Republicans on Capitol Hill are circulating a memo by the credit ratings agency Moody’s that says that if Congress does not raise the debt ceiling by Oct. 17, the nation wouldn’t actually be at risk of default. That’s because the Treasury would still have plenty of revenue to pay interest to owners of U.S. government bonds.
That seems to fly in the face of what President Obama says. The president and his aides have been warning for weeks that if the nation doesn’t raise the debt ceiling, there would be a default in the weeks following — and that could shake the economy and global financial markets.
Why the discrepancy?
It partly reflects word choice — and partly reflects a different assessment of the consequences of failing to raise the debt ceiling.
Let’s start where there’s agreement. Most independent analysts say that after Oct. 17, the Treasury will be unable to borrow additional funds and thus will only have cash on hand, plus incoming tax revenue, to pay the government’s bills. Officials say it’s unclear how long that will be adequate to meet all obligations. It could be a few days or a bit longer, but almost nobody believes it will be enough past Nov. 1, when nearly $60 billion in government payments are due.
The question is what happens when the government runs out of money to pay all of its bills. And that’s where there’s disagreement over what a “default” is.
The Obama administration says that a “default” occurs whenever it can’t make any of its required payments. So if the Treasury can pay interest to lenders but not Social Security recipients, it believes it’s “defaulting” on its obligations to seniors.
Financial firms — in particular the credit rating agencies such as Standard & Poor’s and Moody’s — have a more specific definition of default. That definition is missing a payment to a creditor.
Here’s how S&P — which has been harshest on the U.S. credit rating — explained it in a report on the issue last week:
“If the debt ceiling were not raised by the mid-October date, when the stop-gap measures employed in recent months are estimated to be exhausted, the U.S. would not be able to meet all of its obligations. Should the government fail to service a debt obligation, we would lower the sovereign rating to ‘SD’ (selective default). This designation indicates that the issuer, in this case the U.S. government, had failed to meet one or more of its outstanding debt obligations.”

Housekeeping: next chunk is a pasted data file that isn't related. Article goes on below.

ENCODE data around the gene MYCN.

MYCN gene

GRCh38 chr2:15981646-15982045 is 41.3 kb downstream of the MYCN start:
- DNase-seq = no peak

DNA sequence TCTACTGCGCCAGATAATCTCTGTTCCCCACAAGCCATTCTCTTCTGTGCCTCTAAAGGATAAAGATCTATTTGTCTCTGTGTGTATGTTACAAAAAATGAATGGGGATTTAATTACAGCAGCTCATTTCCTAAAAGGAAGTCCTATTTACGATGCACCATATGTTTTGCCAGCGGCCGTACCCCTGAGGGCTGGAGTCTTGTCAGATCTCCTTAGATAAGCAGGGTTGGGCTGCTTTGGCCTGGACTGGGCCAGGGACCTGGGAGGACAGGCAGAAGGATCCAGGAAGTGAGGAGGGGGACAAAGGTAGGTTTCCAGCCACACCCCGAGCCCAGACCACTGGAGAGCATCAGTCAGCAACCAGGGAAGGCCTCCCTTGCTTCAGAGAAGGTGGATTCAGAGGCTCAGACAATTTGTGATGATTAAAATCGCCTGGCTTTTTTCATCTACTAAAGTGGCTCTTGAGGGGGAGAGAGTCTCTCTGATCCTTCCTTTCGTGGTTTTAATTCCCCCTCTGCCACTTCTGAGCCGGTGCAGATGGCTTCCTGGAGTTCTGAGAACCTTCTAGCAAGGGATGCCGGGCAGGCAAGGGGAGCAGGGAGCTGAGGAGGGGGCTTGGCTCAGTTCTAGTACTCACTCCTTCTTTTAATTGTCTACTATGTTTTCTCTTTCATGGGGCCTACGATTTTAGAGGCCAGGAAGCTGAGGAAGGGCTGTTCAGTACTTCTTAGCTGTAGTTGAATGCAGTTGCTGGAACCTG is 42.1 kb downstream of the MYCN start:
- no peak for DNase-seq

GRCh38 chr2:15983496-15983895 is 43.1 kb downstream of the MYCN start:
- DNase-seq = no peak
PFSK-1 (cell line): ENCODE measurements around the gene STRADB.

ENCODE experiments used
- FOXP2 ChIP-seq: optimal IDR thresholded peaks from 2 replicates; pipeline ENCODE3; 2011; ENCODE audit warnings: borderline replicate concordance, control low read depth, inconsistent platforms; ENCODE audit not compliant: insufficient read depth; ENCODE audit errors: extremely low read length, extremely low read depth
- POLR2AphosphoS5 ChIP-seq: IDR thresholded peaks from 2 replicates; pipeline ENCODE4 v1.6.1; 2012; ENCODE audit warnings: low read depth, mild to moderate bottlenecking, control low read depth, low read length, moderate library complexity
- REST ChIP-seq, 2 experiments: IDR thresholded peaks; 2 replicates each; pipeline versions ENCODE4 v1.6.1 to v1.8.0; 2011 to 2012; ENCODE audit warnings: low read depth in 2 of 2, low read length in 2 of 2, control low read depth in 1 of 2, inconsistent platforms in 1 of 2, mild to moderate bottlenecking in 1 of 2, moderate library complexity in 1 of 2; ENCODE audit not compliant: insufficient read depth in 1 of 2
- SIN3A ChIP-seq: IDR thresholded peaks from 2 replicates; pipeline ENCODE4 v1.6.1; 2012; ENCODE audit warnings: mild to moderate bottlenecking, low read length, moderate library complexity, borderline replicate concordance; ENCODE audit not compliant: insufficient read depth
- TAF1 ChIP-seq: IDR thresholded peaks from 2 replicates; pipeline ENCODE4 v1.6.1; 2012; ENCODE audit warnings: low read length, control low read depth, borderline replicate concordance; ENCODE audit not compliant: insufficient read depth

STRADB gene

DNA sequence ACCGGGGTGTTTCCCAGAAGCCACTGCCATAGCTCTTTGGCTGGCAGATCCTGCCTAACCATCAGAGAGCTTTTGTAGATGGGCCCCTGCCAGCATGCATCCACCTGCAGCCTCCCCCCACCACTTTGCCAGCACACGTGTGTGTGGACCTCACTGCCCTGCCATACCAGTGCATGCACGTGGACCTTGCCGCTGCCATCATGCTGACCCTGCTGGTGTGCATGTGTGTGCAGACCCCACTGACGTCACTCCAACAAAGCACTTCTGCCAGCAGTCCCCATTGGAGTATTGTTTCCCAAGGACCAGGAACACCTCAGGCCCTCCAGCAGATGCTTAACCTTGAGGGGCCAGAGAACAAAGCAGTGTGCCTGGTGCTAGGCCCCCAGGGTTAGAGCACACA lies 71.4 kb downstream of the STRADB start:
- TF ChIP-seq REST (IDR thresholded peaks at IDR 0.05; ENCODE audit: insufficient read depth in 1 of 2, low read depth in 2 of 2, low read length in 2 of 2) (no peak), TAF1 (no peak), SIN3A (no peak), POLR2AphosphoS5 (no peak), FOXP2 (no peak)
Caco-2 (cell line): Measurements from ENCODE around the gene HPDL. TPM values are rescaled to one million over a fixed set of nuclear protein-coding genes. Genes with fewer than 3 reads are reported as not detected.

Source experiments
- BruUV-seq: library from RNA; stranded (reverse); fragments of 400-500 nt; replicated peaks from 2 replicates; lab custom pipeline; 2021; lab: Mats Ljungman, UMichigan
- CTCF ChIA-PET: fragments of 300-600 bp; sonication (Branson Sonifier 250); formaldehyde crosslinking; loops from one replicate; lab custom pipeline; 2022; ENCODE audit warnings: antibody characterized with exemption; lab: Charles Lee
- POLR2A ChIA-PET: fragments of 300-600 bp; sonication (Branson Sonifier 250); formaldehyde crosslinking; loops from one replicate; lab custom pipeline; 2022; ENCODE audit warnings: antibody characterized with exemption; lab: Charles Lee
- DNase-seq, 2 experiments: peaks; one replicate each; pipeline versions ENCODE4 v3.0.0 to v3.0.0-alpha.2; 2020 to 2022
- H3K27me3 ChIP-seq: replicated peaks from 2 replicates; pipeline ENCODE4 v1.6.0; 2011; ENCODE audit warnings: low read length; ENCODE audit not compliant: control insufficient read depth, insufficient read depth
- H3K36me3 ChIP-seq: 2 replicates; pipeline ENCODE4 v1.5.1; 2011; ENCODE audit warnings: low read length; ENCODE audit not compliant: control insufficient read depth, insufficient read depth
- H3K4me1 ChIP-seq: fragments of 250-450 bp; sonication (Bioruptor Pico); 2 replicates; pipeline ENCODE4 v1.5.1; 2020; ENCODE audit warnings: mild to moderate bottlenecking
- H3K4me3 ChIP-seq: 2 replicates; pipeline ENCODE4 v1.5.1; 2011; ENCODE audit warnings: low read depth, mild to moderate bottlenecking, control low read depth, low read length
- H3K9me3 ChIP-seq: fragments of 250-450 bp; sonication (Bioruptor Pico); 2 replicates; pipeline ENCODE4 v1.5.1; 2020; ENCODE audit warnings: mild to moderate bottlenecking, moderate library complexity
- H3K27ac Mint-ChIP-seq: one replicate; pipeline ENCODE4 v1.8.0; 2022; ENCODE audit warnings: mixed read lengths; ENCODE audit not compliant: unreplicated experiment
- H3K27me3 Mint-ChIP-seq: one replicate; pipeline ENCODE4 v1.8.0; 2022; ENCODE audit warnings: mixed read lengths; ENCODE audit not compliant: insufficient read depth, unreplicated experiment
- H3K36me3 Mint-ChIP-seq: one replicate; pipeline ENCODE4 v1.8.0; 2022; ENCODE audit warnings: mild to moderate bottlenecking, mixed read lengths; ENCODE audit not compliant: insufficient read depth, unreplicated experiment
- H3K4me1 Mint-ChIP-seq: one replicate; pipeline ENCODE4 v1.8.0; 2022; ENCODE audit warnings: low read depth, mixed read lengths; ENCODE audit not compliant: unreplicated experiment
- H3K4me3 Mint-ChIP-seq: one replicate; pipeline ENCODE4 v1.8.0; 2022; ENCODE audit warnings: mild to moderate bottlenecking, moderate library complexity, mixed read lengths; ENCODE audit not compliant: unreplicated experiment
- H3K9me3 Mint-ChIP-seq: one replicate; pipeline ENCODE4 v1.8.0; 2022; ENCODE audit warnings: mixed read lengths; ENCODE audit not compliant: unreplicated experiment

What’s more, anyone that relies on payments from the U.S. government may suffer if the nation can’t meet its obligation. “We may lower our ratings on obligations that depend on payments by the U.S. government,” S&P writes. “Other ratings could be affected, depending upon the severity of the impact on financial markets, the payment and settlement systems, and the real economy, in the U.S. and possibly globally. It is difficult to ascertain the impact at this time, given the unprecedented nature of this event.”
So, according to the credit rating agencies, it’s true that as long as the government debt can be serviced, the United States is unlikely to technically default on its debt. But it is still unlikely to be able to “meet all of its obligations,” as S&P writes. Because federal revenues pay for only about 70 percent of government spending, that means spending will need to be cut by about a third once the government can’t pay all its bills. And many economists say that would cause a recession.
That’s assuming — as Moody’s and others do — that the government can pay interest on the debt, which most inside and outside of government feel is sacrosanct. It’s probably true that Treasury would strive to do that. But given the uncertainty in such a scenario, there’s no guarantee that there wouldn’t be disruptions in debt servicing or the broader financial markets.
Indeed, U.S. short-term borrowing rates have already been getting expensive as investors fear dislocations in the U.S. bond market later this month.